Our first day at Roca was so good we stayed another day. Our dives were filled with sharks and mantas: White tips, Galapagos, Silvertips, even some silkies. But the highlight was the mantas. On the third dive we had two mantas swimming around our divers for the duration of the dive. The mantas went from diver to diver and as we went up to do our safety stop they followed us up. While we were in the boat we could see their shadows on the surface expecting us to jump back in. They will have to wait till next dive.
 

Manta ray dive


Day 4 Isla Socorro
The sunrises here are incredible. They all seem bright and full of color and so clear. We traveled at night to Socorro and awoke to a beautiful bright sunrise. We are anchored in this protected bay near our dive site, Cabo Pearce. Upon entering the water for dive one you notice the uniqueness of the structure of the reef. It’s a finger of jagged lava leading away from the island, which can leave us exposed to the strong currents. For dive one we explored the many cracks and crevices to find octopus, scorpionfish, Green Morays, and whitetip reef sharks. We spotted one manta but it didn’t stick around. Our next dive we ventured a little further on the reef, even with the strong current. Lots of life on the reef but no mantas. Finally we saw a manta far out from our starting point, but the current was strong. So it was hello and goodbye as we drifted away from the reef to do our safety stop. However, the manta followed us and as we floated there in the blue, he circled us again and again. Our third dive here had strong current as well. We were limited to certain parts of the reef because it was ripping so a few of us drifted off the reef and the mantas showed up….two during our prolonged safety stop. That was all we wanted and we all agreed next time we will all start our safety stop 5 minutes into the dive. For our final dive here we wanted to dive a different part and hide from the current so we dove on the inside of the wall. We were treated to baby Galapagos, baby silvertips, large diamond rays, and one group even caught a glimpse of a tiger shark. It was a good option and we all enjoyed the change in scenery and the amount of sharks.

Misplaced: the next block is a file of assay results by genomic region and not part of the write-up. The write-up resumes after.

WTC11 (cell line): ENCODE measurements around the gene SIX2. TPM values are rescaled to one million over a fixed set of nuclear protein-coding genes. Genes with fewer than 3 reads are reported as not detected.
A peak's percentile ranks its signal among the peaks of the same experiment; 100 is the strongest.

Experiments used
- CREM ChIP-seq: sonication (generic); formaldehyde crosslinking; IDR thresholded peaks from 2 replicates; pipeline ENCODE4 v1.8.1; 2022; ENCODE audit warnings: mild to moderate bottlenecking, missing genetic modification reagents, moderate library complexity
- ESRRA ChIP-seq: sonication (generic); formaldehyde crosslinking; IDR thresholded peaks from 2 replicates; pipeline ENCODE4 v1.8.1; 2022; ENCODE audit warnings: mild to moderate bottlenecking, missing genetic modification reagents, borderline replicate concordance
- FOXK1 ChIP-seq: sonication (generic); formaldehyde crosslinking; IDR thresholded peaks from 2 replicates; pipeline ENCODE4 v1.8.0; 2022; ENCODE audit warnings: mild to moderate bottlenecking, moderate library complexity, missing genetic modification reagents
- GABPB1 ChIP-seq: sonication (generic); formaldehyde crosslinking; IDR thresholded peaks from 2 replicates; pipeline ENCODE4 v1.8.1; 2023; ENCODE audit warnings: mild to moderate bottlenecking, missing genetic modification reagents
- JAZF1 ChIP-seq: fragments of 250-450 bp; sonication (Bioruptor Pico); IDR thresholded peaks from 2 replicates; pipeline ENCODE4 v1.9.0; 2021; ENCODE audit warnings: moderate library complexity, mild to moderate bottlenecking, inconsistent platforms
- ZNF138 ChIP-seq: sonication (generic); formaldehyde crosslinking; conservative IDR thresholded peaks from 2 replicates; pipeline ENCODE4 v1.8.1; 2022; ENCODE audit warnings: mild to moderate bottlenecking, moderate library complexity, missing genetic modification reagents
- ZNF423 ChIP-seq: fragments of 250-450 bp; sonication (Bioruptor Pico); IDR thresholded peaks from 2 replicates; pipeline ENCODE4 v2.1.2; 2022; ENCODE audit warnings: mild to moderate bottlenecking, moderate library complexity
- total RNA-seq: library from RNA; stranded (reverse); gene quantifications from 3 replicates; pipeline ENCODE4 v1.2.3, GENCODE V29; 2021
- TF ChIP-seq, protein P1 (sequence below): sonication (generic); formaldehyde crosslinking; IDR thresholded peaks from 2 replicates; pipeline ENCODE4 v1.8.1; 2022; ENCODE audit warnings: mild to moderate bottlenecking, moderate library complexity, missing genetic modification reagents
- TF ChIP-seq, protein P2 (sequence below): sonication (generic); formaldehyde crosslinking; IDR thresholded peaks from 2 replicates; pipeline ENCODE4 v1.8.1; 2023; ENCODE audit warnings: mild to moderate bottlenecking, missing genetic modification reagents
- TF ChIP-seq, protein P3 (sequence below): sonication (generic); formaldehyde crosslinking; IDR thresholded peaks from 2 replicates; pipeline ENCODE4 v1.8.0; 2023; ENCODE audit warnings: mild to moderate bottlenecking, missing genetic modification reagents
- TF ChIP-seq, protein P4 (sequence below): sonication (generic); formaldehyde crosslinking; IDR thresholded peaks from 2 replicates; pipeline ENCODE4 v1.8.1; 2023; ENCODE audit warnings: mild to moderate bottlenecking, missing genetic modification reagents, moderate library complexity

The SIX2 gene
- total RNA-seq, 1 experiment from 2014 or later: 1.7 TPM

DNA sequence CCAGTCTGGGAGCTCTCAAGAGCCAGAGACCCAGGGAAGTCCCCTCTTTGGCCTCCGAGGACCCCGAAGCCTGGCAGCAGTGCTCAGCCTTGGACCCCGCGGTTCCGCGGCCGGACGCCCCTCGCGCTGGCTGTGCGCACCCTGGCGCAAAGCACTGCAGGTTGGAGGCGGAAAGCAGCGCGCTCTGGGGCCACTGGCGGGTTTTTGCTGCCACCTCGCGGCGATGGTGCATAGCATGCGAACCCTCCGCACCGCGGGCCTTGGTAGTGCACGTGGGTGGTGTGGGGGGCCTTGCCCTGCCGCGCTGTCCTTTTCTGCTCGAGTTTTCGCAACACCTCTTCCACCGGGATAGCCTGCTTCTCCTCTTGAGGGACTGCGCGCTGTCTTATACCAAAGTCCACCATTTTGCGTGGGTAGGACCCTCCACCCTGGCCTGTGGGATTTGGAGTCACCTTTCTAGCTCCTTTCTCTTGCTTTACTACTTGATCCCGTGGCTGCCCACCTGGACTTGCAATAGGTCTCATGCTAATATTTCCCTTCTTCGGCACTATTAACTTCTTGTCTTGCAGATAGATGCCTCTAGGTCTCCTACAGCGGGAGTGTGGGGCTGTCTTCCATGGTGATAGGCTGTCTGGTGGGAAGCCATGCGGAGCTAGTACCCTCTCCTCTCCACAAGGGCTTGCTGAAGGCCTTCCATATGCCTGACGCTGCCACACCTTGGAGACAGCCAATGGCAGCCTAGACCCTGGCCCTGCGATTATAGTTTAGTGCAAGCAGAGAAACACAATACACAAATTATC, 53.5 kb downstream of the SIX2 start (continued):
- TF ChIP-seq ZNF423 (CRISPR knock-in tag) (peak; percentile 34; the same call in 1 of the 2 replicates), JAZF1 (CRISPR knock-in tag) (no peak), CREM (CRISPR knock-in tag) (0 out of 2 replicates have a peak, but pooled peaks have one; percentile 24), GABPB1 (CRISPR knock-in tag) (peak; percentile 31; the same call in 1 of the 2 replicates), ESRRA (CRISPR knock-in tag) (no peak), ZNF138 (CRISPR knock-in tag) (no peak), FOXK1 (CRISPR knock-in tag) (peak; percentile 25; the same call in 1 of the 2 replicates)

manta ray diving expedition

Day 5 The Boiler